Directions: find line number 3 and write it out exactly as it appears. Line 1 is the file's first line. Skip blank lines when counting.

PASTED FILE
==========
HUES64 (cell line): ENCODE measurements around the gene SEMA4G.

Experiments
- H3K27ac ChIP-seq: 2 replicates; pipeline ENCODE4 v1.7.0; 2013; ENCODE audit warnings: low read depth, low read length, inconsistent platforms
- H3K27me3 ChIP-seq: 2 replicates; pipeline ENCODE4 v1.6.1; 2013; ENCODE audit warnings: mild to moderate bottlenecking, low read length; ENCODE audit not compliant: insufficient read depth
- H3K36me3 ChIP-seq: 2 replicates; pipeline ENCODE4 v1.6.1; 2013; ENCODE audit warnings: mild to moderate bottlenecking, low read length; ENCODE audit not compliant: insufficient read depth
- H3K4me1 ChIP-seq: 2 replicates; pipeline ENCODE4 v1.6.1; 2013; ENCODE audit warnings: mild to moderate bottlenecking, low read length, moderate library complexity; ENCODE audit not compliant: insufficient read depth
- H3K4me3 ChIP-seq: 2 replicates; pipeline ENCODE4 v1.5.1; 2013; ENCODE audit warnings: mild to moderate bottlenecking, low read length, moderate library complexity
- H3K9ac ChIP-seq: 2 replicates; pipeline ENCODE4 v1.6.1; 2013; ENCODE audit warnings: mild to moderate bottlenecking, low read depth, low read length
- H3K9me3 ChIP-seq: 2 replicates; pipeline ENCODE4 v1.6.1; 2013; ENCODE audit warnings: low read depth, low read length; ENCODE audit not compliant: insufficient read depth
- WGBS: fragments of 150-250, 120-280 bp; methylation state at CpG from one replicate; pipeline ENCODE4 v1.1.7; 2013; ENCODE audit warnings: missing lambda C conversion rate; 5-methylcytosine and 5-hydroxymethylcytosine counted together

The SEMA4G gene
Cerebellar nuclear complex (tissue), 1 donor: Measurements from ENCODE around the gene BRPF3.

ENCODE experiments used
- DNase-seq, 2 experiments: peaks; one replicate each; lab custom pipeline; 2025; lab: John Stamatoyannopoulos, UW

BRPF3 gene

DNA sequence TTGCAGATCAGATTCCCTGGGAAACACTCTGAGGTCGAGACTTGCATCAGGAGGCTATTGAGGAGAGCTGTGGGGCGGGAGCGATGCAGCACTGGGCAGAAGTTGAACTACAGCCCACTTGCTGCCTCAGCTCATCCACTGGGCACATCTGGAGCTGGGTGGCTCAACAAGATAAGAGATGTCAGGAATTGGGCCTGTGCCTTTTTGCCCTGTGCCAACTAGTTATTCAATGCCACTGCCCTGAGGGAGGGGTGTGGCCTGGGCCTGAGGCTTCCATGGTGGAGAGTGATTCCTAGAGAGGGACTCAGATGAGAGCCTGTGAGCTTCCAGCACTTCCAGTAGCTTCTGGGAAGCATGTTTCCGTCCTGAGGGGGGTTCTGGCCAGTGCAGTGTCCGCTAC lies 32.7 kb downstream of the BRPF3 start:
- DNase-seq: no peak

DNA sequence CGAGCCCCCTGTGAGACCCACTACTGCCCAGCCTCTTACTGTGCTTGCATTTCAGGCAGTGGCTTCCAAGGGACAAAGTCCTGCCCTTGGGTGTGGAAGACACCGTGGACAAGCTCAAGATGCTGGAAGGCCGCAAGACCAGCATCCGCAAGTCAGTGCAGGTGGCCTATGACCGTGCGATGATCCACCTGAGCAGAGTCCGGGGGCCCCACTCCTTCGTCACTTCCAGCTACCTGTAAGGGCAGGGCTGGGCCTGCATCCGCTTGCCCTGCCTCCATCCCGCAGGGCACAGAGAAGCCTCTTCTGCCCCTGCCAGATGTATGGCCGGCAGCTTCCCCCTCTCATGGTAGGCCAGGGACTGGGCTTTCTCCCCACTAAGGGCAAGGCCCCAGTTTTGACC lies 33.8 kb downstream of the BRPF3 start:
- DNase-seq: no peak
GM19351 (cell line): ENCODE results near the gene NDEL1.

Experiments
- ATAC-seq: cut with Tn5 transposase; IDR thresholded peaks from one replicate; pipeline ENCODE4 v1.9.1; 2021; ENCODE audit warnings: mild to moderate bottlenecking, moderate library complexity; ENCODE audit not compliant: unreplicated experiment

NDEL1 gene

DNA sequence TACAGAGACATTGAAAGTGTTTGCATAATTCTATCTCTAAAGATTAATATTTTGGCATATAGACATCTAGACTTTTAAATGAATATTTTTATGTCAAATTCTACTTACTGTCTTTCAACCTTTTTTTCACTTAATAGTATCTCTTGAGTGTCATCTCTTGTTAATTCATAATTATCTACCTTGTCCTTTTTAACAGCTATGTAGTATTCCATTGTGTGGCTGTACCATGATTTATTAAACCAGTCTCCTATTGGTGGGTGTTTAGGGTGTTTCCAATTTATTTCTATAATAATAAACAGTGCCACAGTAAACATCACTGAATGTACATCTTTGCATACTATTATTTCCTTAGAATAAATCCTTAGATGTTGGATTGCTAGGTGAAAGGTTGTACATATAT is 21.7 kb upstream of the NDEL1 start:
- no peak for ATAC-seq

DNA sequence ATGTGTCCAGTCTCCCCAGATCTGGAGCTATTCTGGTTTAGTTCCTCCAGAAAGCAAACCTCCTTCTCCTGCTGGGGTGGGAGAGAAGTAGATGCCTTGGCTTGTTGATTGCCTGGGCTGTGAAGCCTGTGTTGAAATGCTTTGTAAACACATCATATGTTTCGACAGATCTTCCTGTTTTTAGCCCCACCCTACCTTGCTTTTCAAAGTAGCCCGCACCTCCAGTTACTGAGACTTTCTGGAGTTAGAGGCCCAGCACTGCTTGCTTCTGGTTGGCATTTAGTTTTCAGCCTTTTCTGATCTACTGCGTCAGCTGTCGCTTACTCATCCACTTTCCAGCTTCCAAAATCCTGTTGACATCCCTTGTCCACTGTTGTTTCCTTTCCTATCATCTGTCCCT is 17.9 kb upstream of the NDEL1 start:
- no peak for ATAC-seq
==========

- H3K27ac ChIP-seq: 2 replicates; pipeline ENCODE4 v1.7.0; 2013; ENCODE audit warnings: low read depth, low read length, inconsistent platforms